Not All-Knowing

In Mark 13 Jesus states he does not know that day or hour. How is it if Jesus was the same substance and co-equal to the Father that he did not have information the Father had?

32“But about that day or hour no one knows, not even the angels in heaven, nor the Son, but only the Father

Also, what about the Holy Spirit? If the Holy Spirit is person in the trinity, why does the Holy Spirit not know either? The Holy Spirit according to Judaism is the active force of God. It's not someone but something according to Judaism.

In Mark 20 we see the Father has the authority to do something that Jesus cannot

"What is it you want?" he asked. She said, "Grant that one of these two sons of mine may sit at your right and the other at your left in your kingdom."22But Jesus answered, “You do not know what you are asking. Are you able to drink the cup that I am about to drink?” They said to Him, “We are able.” 23He said to them, “My cup you shall drink; but to sit on My right and on My left, this is not Mine to give, but it is for those for whom it has been prepared by My Father.”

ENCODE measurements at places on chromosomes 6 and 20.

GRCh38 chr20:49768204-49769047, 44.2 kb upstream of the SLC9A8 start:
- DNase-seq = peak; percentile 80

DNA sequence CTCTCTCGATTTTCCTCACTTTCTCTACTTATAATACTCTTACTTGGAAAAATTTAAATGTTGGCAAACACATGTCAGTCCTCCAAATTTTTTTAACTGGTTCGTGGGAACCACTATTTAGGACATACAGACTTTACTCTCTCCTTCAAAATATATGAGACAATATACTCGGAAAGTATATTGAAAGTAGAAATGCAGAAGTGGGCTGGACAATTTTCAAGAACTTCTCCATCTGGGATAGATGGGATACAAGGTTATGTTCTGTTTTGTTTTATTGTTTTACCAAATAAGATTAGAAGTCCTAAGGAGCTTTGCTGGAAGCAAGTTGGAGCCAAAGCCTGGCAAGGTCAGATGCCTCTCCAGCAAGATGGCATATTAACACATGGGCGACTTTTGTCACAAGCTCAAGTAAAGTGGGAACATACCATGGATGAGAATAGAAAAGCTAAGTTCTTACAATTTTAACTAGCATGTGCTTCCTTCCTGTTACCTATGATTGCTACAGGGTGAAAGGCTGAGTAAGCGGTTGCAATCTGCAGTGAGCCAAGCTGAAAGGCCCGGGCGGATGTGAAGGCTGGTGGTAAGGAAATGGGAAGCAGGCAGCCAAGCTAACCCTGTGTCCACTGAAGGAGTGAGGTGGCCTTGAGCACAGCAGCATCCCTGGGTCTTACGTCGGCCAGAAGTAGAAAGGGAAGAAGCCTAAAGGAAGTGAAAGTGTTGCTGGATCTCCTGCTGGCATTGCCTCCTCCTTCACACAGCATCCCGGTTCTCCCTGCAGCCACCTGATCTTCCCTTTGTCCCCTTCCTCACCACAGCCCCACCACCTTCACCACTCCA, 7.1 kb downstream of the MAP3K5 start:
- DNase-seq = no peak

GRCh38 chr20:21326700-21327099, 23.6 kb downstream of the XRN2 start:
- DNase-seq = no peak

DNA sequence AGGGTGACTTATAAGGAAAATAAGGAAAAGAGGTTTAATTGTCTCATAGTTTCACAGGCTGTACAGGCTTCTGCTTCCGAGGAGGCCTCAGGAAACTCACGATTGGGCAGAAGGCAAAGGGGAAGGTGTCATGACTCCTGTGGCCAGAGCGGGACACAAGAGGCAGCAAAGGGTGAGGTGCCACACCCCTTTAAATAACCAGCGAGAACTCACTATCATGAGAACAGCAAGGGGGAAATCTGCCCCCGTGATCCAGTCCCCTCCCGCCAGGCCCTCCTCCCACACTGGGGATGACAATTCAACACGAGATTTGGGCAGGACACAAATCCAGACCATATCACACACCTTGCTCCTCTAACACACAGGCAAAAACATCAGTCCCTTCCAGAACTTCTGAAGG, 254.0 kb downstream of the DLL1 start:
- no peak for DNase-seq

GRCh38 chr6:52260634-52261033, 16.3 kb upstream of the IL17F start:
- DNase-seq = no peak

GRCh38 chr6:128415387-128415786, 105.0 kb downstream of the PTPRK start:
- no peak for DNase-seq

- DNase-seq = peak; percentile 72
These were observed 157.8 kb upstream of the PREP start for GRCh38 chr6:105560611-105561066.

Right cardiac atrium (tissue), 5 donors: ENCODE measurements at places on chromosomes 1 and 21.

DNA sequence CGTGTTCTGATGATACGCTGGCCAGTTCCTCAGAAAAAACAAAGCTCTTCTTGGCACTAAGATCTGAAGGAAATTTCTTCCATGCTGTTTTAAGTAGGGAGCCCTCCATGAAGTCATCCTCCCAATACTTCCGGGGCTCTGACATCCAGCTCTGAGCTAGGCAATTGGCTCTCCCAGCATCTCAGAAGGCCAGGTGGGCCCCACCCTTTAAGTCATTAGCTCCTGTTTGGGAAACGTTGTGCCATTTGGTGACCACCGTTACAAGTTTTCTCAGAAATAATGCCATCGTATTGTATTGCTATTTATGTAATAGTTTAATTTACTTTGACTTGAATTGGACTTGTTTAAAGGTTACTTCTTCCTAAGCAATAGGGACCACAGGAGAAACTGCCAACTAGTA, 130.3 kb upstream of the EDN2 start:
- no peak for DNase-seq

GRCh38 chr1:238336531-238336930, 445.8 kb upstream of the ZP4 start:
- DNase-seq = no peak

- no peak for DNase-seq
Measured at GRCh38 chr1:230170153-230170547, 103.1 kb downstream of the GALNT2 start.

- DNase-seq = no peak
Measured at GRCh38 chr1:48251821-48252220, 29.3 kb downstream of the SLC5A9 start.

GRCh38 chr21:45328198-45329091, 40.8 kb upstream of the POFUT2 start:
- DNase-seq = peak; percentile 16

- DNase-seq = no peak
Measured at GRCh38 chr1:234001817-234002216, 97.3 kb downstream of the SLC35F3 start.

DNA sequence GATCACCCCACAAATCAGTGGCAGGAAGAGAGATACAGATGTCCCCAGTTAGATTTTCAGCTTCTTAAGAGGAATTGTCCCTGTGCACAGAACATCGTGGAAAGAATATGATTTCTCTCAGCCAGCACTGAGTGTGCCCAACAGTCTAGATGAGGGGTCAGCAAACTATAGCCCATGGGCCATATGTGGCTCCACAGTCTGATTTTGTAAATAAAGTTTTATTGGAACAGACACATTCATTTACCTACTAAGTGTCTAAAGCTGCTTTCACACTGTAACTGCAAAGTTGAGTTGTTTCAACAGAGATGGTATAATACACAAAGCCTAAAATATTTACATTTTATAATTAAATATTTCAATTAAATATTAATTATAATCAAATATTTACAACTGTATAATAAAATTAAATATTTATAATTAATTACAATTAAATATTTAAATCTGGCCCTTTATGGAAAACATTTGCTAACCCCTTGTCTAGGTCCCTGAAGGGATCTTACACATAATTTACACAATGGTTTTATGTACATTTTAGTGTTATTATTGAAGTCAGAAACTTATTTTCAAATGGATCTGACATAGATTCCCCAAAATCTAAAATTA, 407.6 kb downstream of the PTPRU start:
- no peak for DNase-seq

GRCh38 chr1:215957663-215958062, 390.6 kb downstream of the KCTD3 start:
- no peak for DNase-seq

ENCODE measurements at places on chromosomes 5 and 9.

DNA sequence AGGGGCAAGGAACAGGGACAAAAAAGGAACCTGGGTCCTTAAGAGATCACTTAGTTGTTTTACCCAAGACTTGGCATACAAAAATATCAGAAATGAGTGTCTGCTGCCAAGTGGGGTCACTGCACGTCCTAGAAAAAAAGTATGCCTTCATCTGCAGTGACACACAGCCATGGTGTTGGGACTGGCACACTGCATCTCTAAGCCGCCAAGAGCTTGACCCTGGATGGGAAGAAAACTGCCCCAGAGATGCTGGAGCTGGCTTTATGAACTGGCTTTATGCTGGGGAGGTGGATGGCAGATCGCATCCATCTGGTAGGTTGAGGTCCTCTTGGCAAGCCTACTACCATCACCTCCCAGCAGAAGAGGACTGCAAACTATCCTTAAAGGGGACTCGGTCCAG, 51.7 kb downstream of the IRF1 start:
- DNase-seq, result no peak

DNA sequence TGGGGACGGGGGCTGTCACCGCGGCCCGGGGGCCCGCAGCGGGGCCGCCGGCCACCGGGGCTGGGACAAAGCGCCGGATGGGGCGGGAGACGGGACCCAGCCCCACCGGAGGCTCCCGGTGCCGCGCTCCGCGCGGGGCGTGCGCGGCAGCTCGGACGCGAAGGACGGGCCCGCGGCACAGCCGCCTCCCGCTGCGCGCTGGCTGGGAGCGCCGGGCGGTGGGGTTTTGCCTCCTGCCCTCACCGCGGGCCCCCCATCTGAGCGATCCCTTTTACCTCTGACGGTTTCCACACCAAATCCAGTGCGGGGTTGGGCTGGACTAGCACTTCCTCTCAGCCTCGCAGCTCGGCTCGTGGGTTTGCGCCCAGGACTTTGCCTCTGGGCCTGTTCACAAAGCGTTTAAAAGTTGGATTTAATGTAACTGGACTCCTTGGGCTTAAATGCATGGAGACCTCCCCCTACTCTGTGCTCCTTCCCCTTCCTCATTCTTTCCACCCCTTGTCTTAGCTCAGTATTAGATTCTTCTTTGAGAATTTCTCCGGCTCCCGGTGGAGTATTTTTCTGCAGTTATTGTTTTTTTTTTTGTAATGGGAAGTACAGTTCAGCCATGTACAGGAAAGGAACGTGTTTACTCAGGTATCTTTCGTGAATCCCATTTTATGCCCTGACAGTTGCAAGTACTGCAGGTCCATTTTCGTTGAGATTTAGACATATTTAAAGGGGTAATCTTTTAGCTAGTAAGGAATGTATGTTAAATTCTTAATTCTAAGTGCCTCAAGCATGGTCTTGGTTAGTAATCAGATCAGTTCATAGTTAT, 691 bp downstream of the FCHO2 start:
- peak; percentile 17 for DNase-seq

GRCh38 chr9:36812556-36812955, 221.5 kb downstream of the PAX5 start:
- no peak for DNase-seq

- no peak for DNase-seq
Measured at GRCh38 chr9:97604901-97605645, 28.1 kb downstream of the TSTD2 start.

Jesus prays to God in Matthew 26:39 so clearly it's ridiculous to believe Jesus is God. Also, why is he only praying to the Father and not to the Holy Spirit and himself?

Going a little farther, he fell with his face to the ground and prayed, "My Father, if it is possible, may this cup be taken from me. Yet not as I will, but as you will."

If Jesus was God why does he have to call on the Father for support from angels? Why does he even need support?